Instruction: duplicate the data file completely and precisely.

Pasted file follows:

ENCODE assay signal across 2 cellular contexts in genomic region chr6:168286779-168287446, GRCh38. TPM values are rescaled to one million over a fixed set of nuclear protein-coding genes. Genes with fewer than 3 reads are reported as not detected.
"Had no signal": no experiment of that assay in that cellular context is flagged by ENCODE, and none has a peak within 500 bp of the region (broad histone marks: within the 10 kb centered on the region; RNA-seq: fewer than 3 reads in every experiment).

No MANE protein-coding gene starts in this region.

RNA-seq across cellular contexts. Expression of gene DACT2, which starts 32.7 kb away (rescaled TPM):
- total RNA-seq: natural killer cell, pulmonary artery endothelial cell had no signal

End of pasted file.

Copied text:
ENCODE assay signal across 2 cellular contexts in genomic region chr6:168286779-168287446, GRCh38. TPM values are rescaled to one million over a fixed set of nuclear protein-coding genes. Genes with fewer than 3 reads are reported as not detected.
"Had no signal": no experiment of that assay in that cellular context is flagged by ENCODE, and none has a peak within 500 bp of the region (broad histone marks: within the 10 kb centered on the region; RNA-seq: fewer than 3 reads in every experiment).

No MANE protein-coding gene starts in this region.

RNA-seq across cellular contexts. Expression of gene DACT2, which starts 32.7 kb away (rescaled TPM):
- total RNA-seq: natural killer cell, pulmonary artery endothelial cell had no signal